THIS I BELIEVE
I believe that everyone should climb a tree.
Most everyone has climbed a tree as a child. Somewhere between the prickles of puberty and trying to climb the serious rungs of corporate ladders hewn by trees, we all forget how enjoyable climbing a tree can be. Regardless of our physical agility and age, we can all still climb one very important tree…our Family Tree.
Climbing your family tree can also been known as “doing genealogy” or “heritage hunting”, “digging for your roots” or just trying to figure out where that red headed kid of yours came from. Alex Haley explained it well when he said
“In all of us there is a hunger, marrow deep, to know our heritage – to know who we are and where we have come from. Without this enriching knowledge, there is a hollow yearning. No matter what our attainments in this life, there is still a vacuum, an emptiness, and the most disquieting loneliness.” (What Root’s Means to Me,” Readers Digest, May 1977).
I believe that people innately want to know where they come from and to feel like they are connected with something bigger than just their own life.
Genealogy is not family group records, pedigree charts, microfilms, technical regulations or lengthy lists of “he begets.” These are only some of the tools.
Each person’s life is connected to those who came before, as well as to those who are yet to come. There is a single thread that ties those heartstrings together. To study one’s family is to study one’s self. While facts such as names, locations, and dates are the skeleton of a genealogist’s work, to flesh out a family’s personal history is what makes the search rewarding. A part of our ancestors lives still, deep within us.
When I was in college I would work hard to finish assigned projects and papers so I could “reward” myself with well deserved time in the genealogy library section of our campus library. After several hours digging through microfilms I had found some records that were revealing extra families I had been searching for. The library lights were dimming and music was being played on the speakers in warning to students that the library would be closing within 15 minutes. My pulse was racing with the clock as I read hurriedly through the films. At least 45 minutes later after recording details from my new discovery, I meandered out behind my sacred cove to the exit of the library. My evening would have been perfect, except for the security guard, which halted my escape and began to interrogate me as to why I was still in the library. After trying to explain to him of my great genealogical discovery and the urgent need to complete the task, he rolled his eyes with intolerance and unlocked the doors for my exit. Trying to explain to someone about a precious genealogical find, who doesn’t share the obsession with genealogy, is like trying to explain the savor of salt to someone who has never tasted it.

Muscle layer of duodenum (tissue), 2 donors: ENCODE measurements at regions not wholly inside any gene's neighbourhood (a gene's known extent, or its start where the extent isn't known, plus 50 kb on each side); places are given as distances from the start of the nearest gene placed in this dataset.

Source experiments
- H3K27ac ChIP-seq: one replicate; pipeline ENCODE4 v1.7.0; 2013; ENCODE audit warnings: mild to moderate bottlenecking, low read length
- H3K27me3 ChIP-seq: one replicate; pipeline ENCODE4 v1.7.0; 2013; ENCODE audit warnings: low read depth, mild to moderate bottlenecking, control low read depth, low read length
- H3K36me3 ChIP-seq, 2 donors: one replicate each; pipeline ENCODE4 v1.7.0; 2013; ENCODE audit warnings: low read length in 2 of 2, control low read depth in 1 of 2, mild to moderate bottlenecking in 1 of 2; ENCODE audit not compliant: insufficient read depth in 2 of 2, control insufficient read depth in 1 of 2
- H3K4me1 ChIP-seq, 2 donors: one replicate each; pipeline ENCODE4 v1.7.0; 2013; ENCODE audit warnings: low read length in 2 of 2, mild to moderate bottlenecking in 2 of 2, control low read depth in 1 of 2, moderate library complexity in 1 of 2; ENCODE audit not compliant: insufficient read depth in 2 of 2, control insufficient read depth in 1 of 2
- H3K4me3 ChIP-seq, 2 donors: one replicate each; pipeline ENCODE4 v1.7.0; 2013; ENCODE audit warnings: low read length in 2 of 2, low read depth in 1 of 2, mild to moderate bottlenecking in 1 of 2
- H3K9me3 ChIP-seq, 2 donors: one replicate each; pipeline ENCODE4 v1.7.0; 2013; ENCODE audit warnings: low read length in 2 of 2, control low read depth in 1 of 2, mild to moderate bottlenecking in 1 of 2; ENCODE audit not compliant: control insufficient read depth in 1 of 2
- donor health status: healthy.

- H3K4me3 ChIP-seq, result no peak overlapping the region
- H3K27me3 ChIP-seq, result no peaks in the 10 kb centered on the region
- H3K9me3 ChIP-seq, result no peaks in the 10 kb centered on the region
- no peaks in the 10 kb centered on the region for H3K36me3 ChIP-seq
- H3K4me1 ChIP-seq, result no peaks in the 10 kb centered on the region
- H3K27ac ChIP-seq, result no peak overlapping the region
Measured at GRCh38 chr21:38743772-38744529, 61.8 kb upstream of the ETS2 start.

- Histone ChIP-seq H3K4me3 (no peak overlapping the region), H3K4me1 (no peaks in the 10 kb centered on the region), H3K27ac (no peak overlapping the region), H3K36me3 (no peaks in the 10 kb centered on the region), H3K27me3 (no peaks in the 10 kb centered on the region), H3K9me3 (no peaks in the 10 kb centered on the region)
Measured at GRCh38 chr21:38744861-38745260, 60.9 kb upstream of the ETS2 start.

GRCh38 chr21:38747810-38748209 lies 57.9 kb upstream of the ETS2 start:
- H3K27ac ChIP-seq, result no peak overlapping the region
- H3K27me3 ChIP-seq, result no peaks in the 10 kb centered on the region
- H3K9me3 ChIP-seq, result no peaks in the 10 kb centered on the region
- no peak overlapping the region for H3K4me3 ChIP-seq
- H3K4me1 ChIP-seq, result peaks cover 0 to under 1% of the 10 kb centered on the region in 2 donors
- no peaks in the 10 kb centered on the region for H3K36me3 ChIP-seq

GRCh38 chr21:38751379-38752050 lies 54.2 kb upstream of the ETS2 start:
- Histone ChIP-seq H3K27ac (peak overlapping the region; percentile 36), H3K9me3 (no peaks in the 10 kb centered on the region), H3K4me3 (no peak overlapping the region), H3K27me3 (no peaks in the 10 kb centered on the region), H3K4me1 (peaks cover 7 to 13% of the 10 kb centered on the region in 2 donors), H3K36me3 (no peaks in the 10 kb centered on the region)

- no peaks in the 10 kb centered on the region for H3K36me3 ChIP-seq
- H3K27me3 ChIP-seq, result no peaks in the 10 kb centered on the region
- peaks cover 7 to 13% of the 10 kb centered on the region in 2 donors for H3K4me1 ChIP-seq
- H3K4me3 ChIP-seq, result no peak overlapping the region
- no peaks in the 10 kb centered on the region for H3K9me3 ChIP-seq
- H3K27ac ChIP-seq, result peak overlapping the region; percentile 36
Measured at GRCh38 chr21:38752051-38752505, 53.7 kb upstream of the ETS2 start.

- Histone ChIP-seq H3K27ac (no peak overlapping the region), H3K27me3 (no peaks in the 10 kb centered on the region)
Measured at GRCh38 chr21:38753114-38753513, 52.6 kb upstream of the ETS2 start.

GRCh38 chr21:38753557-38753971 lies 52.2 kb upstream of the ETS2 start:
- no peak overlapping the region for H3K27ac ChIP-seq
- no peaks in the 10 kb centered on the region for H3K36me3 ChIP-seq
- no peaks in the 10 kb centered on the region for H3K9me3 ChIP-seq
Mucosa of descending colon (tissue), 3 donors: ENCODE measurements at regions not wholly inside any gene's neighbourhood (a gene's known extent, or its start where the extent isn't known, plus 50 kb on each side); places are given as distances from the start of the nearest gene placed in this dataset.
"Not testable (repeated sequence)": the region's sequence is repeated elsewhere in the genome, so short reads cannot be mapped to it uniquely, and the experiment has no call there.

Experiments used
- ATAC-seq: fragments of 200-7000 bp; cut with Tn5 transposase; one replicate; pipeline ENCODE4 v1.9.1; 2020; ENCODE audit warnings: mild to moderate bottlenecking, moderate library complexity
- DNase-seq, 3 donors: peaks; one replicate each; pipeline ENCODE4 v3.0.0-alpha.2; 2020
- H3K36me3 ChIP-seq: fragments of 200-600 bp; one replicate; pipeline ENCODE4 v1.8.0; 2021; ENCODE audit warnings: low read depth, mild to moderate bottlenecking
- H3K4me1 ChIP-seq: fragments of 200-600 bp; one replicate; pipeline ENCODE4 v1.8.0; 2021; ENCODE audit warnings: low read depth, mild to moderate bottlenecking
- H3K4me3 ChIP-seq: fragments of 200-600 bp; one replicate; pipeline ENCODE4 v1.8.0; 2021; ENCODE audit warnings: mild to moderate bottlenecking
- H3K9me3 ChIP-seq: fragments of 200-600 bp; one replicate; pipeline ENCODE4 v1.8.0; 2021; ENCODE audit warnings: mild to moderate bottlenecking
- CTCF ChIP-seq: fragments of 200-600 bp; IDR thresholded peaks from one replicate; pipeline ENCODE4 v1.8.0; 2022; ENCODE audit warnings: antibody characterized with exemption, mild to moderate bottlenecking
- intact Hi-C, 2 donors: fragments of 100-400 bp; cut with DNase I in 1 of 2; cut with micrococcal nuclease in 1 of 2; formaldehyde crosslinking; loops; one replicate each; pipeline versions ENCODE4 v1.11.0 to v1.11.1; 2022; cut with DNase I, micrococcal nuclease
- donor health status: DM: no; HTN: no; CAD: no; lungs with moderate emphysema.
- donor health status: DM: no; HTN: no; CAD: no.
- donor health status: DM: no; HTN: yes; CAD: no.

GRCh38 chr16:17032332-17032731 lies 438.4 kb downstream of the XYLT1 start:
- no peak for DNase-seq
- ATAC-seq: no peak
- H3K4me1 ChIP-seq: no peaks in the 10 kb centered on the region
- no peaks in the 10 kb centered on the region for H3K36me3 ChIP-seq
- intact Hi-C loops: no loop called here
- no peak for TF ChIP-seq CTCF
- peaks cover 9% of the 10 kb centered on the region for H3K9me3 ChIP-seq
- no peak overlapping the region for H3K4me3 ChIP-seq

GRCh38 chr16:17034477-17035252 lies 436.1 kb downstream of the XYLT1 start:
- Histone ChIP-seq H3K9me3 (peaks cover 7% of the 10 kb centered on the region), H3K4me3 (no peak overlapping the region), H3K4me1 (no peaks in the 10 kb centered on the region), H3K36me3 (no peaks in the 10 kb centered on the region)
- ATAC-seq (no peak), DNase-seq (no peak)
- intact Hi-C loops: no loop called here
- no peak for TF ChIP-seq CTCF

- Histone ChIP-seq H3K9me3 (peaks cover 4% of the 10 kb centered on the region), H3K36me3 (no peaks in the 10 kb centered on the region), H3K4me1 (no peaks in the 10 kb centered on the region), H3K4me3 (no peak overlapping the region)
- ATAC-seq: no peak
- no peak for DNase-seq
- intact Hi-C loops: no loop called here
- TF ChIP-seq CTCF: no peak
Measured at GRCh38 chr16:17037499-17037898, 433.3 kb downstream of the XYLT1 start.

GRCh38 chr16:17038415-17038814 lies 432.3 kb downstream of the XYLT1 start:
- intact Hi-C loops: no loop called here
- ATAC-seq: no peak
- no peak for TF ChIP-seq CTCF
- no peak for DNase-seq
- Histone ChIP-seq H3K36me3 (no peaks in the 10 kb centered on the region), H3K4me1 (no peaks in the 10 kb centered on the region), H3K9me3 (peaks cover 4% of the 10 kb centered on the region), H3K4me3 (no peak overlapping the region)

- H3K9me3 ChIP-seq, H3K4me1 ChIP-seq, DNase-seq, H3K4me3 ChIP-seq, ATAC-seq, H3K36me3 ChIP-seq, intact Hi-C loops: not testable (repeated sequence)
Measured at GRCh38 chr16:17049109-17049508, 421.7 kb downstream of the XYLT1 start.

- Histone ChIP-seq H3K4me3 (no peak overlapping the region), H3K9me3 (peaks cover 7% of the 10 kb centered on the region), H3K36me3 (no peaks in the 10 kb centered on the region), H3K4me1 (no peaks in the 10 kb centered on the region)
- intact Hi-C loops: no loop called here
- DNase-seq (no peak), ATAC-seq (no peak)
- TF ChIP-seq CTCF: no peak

So what is it that keeps family history seekers going even after hours of tedious research? It’s the little successes of finding that special name or document to prove relationships. There is a pull, an urge and even a power that propels their quest. It is the spiritual element. It’s as if they hear “whispers through the leave’s as they climb their family trees. I believe everyone should climb their own family tree. Most family trees have more fruits and nuts than famous roots and all the leaves make for an interesting tree. In our fast-paced society of high technology and futuristic thinking, I believe it’s good for the soul, and body to climb a tree and remember the past.
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